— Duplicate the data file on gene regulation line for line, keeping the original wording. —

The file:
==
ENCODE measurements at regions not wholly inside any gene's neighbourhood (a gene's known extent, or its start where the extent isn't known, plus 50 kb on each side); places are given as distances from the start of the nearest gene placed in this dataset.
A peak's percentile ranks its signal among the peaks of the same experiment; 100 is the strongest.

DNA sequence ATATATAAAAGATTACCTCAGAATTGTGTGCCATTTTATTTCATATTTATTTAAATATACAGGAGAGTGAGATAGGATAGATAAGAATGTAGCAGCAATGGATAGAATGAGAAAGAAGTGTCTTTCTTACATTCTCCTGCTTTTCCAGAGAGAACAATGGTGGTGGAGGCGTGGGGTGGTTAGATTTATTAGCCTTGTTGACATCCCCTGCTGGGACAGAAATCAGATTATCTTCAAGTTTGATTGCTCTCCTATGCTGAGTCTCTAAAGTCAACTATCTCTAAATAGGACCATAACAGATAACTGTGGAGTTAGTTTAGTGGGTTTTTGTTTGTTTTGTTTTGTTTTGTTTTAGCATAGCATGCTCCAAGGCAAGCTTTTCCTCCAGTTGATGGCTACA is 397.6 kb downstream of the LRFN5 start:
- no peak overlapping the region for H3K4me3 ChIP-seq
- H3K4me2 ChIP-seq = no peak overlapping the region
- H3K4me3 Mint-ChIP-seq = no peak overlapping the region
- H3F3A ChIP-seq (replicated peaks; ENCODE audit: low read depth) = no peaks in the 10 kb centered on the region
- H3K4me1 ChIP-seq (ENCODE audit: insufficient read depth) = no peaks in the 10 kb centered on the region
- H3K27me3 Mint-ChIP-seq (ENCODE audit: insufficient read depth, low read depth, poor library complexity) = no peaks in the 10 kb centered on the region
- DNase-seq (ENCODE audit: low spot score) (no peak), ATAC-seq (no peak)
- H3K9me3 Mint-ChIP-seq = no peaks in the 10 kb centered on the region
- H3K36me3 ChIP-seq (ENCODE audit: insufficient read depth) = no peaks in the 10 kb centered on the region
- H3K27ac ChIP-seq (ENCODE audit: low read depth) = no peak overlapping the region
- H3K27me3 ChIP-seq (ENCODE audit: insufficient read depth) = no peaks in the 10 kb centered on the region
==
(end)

ENCODE measurements at regions not wholly inside any gene's neighbourhood (a gene's known extent, or its start where the extent isn't known, plus 50 kb on each side); places are given as distances from the start of the nearest gene placed in this dataset.
A peak's percentile ranks its signal among the peaks of the same experiment; 100 is the strongest.

DNA sequence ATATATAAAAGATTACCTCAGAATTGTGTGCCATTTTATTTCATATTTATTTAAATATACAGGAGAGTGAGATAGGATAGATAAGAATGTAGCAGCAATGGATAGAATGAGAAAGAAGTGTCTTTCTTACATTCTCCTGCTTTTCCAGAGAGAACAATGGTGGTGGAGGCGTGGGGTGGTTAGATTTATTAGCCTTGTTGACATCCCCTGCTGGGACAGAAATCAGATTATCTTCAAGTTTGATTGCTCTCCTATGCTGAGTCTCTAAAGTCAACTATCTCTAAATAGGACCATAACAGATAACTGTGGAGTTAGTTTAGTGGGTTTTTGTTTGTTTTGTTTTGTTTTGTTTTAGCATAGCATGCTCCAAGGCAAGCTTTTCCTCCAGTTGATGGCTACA is 397.6 kb downstream of the LRFN5 start:
- no peak overlapping the region for H3K4me3 ChIP-seq
- H3K4me2 ChIP-seq = no peak overlapping the region
- H3K4me3 Mint-ChIP-seq = no peak overlapping the region
- H3F3A ChIP-seq (replicated peaks; ENCODE audit: low read depth) = no peaks in the 10 kb centered on the region
- H3K4me1 ChIP-seq (ENCODE audit: insufficient read depth) = no peaks in the 10 kb centered on the region
- H3K27me3 Mint-ChIP-seq (ENCODE audit: insufficient read depth, low read depth, poor library complexity) = no peaks in the 10 kb centered on the region
- DNase-seq (ENCODE audit: low spot score) (no peak), ATAC-seq (no peak)
- H3K9me3 Mint-ChIP-seq = no peaks in the 10 kb centered on the region
- H3K36me3 ChIP-seq (ENCODE audit: insufficient read depth) = no peaks in the 10 kb centered on the region
- H3K27ac ChIP-seq (ENCODE audit: low read depth) = no peak overlapping the region
- H3K27me3 ChIP-seq (ENCODE audit: insufficient read depth) = no peaks in the 10 kb centered on the region